- 1/2 teaspoon salt
- 1 cup granulated sugar (7 ounces )
- 1/4 teaspoon lemon zest
- In a medium bowl, mix (or sift together) the flour and baking powder. In a one-cup measuring cup, lightly beat the egg with the extracts.
- In the bowl of a standing mixer (or in a large bowl with a handheld mixer), beat the butter and salt on medium speed until smooth. With the mixer running, gradually pour in the sugar; add the lemon zest. Beat on medium until fluffy, about 1 minute.
- With the mixer running, pour in the egg mixture and continue beating until incorporated. Scrape down the sides of the mixer bowl. With the mixer on low, gradually add the flour and mix just until evenly blended.
- Lightly knead the dough to form a ball, press it into a disk 1-inch thick, and wrap tightly in plastic wrap. Refrigerate for 2 hours or overnight. You can also freeze the dough at this point!
- Line a baking sheet with parchment paper or a silicone baking mat. Adjust an oven rack to the middle position and heat the oven to 375 degrees F. If you’ve chilled the dough overnight, it’ll need to sit at room temperature for half an hour or so to soften slightly. If you've frozen the dough, thaw it in the fridge overnight then allow it to soften at room temperature.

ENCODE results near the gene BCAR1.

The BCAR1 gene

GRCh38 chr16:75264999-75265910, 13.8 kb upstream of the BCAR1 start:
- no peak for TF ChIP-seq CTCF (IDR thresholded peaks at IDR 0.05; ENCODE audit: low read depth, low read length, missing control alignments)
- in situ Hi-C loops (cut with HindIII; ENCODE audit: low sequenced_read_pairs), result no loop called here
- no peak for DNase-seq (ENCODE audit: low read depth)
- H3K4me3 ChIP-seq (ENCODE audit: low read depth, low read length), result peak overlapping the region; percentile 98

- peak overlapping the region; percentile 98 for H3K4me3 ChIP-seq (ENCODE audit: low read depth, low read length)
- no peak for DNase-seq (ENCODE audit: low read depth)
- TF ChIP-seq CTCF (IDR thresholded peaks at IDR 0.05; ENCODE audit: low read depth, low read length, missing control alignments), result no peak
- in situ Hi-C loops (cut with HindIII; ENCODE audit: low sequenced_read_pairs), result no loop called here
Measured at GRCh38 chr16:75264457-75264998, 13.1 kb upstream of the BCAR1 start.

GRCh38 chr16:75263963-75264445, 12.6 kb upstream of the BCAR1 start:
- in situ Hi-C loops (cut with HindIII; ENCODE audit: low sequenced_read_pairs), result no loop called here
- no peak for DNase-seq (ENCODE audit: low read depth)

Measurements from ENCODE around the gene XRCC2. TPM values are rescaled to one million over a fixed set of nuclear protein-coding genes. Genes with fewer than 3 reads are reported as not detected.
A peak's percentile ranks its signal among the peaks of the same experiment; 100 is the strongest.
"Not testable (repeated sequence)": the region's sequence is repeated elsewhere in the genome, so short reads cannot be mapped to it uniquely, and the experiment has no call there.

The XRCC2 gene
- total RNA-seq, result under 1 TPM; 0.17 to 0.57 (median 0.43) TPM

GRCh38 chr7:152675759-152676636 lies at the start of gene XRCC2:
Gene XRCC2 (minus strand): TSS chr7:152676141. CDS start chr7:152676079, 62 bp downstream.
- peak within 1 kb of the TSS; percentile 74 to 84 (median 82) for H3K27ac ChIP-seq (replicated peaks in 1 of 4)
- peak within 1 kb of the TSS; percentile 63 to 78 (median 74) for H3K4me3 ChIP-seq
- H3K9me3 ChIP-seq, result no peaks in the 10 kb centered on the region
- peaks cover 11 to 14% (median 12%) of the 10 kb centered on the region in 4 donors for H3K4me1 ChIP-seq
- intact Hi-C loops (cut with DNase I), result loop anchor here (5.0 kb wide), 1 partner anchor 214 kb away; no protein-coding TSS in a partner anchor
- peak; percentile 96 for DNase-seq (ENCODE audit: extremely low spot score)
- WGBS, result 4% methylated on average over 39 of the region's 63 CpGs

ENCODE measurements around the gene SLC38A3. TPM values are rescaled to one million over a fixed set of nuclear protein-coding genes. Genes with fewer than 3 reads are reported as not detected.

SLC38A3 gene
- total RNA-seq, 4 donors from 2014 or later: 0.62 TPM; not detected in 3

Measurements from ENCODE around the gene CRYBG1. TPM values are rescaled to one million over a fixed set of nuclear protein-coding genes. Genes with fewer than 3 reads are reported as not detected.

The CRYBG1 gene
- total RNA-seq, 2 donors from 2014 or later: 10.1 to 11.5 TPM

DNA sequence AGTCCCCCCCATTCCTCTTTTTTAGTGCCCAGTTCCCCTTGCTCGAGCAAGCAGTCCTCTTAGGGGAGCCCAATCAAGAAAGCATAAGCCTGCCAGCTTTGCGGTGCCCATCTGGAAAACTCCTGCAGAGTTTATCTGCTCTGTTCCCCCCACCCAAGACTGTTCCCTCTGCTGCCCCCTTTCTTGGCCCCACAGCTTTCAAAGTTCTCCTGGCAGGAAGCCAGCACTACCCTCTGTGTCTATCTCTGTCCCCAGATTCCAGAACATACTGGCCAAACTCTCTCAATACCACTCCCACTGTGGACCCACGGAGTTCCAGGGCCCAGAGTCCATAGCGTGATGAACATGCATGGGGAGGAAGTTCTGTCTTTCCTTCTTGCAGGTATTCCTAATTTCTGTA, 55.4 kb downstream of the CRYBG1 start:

- On a very lightly floured sheet of wax paper with a sheet of plastic wrap on top of the dough, roll the dough out to ¼-inch thick. You can use rolling pin guides or wooden dowel rods as guides for achieving even cookie thickness. Cut cookies using a floured cookie cutter. Re-roll scraps, always using as little flour as necessary.
- Bake the cookies, one sheet at a time, for 5-9 minutes, until they no longer look wet on top. The baking time will depend on the size of the cookies you’ve cut. You don’t want the bottoms to be browned, except for maybe just a bit on the edges.
- Let the cookies rest for a couple minutes on the sheets before transferring them to cooling racks to finish cooling.